Let’s call Aberfeldy a “learning experience”! Ok so I was always thinking I would rather stay nearer the race just for a longer lie, but as the weeks passed (and hotel prices rocketed to over £150 per night within a 100 mile radius!), I kinda warmed to the idea of being at home for the first weekend in what felt like months, and just doing a ridiculously early Disney-style race morning of getting up around 3am and hitting the road from Alford to Aberfeldy shortly after that.
As the days drew nearer, Kyle told me he should really come with me, and we should go down the night before, but I insisted I would be fine. Well the Thursday before the race, I was on the race website and was it not essential to be at race registration the previous day to pick up your number!? In a mad panic, I begged Robbie to stay at his. He wouldn’t be in but he hid a key for us (love them!), but then I realised it would still be a good 90 mins to get to the start line from there, so I gave in and decided to book a campsite.
We camped before Holkham and, although I didn’t have the best race, I didn’t mind camping so close to the start line. Luckily Kyle agreed to come now (probably after hearing Tom would be there so he’d have friend!) and it meant he could take down our tent (it claims it is a 2 second tent, but it took us probably 2 hours to take it down the first time we used it!).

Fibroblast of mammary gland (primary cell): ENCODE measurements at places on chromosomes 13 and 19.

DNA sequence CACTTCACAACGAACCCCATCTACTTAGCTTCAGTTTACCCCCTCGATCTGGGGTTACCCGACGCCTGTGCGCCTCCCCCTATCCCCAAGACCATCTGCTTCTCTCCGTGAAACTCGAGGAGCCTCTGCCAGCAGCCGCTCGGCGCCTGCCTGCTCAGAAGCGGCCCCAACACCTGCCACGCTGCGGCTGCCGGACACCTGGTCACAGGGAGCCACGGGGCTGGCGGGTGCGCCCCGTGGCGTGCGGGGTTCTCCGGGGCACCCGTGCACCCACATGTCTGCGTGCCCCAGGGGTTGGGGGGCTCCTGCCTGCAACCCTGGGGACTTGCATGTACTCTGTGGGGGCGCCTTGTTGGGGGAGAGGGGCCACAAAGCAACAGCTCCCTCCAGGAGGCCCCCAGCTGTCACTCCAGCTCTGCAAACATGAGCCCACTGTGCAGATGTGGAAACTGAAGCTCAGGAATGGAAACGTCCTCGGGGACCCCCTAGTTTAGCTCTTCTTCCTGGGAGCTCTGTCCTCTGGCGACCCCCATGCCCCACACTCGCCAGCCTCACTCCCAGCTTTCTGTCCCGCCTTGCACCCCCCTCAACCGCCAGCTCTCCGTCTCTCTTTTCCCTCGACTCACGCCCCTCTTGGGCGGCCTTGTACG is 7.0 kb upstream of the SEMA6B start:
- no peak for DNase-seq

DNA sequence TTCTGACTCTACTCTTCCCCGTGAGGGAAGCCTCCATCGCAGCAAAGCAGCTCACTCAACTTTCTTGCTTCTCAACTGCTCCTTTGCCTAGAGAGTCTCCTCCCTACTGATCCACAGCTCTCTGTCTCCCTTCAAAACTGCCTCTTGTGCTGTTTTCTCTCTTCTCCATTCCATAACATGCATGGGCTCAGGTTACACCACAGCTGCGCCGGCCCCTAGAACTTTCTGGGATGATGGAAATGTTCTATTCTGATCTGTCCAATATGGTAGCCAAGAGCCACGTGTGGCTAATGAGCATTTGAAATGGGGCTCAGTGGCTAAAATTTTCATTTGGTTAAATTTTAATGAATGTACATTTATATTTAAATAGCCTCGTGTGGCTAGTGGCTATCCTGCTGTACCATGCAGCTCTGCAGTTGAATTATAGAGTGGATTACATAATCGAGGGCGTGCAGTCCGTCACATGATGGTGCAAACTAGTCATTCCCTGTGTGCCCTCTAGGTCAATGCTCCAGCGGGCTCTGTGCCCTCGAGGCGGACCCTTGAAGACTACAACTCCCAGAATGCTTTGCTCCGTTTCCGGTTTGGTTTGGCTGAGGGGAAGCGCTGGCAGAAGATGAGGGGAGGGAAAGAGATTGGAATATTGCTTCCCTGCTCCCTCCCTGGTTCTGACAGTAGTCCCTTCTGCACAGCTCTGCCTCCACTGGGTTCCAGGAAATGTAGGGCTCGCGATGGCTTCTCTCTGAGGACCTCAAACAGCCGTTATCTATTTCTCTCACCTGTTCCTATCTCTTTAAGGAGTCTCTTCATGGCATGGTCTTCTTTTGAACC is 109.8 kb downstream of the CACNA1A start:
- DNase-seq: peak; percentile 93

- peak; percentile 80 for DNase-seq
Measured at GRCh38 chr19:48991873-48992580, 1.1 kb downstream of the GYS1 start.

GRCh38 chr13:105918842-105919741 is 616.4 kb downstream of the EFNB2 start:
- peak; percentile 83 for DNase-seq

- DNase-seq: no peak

Anyway, panic averted, we drove down Saturday afternoon after I visited multiple Scottish cycling record holder and all round superstar Jon Entwistle’s house for coffee, cake, catch ups and bike advice. The drive was stunning (over Glenshee), I registered with no issues, and I drove the 12 miles to the campsite, while Kyle ran there as part of his run session – which turned out to be 12 miles uphill into a massive headwind…sorry!! I got my bike sorted and tent set up in that time, and did a wee run to shake out the travel. We met again during the run and both saw a takeaway pizza sign at a nearby hotel so agreed to do dinner there. We got there just as the kitchen closed (not the best prerace prep given it was 9pm and I was only just about to eat dinner, only to get up at 4am for breakfast…) BUT thankfully the owner got us a couple pizzas and we ate them right on the loch with a beer. Loch Tay really is stunning!
…Until it POURED!! All friggin night!!!! We got ZERO sleep, and that isn’t an exaggeration. It started off pretty funny and just how bad it was, but by 2am we were getting pretty angry! Alas, alarm went off (not that it was needed) and off we went to the two transitions (which is complicated with no sleep!) to set up. A shout from Arash cheered me up, but all I could think of at that point was coffee. I was too tired to even be the little bit nervous, which was annoying me. And no coffee was available (Durty Events if you are reading this, I would have paid big bucks for caffeine before the race start!).
I tried to make these into positives. I got over 10 hours sleep on Friday night due to a lazy evening and no alarm set for training on Saturday, so that’s what matters; not the previous night. And the loch will wake me up; caffeine isn’t the be all end all (turns out it is).